A complex irony facing the community health sector serving vulnerable and marginalized populations, in Toronto at least, is that many organizations doing this difficult work may be too integrated for the Ministry’s plan. As OHTs have been almost entirely described as being geographical entities, and Toronto will certainly require the formation of several OHTs, there is a fundamental problem for those organizations which are organized and operate across the whole city and thus across what will predictably become multiple OHT geographies. It is not at all clear how such organizations are to engage with the OHT formation process and there is an urgent need for a strategic policy solution to this problem. As the leading edge of integration, they should be the guides to the future rather than the collateral damage of a system struggling to catch up.
Despite the significant challenges ahead, the promise of integration is both real and enormous for all Ontarians. For those experiencing homelessness, the prospect of a cure for chaos – at least that of the healthcare system – portends marked improvements in health, quality of life and service experiences. Such opportunities demand deep responsibility on behalf of all those involved to approach the health system transformation as a civic process of collective value creation – human value, economic value, and societal value. These lofty goals need to sink deep into the architecture of organizational restructuring and governance, the choice and balance of performance metrics and ultimately the way budgets are set, divided and held publicly accountable. As we move into this open future, let’s not forget that serving people as whole individuals and communities goes well beyond integration within the healthcare sector and keep alive the prospect for integration across sectors including shelter, housing and social services; it is there that the greatest value can be realized and we are already heading off in that direction together.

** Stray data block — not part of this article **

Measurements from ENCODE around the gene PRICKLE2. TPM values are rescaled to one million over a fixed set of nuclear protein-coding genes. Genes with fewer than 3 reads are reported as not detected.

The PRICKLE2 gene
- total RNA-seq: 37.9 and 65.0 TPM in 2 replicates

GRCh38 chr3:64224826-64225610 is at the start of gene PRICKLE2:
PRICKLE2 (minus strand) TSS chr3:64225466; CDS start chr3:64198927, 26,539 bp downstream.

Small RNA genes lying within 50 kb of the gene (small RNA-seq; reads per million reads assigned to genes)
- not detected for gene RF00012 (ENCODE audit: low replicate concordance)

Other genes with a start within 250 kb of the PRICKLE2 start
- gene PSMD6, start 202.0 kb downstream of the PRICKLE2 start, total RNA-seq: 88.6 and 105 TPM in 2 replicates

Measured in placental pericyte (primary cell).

About the Author
Andrew J. Bond, BScH, MD, CCFP, FCFP
Medical Director, Inner City Health Associates
Lecturer, Department of Family and Community Medicine, University of Toronto
Chair, Canadian Network for the Health and Housing of the Homeless (CNH3)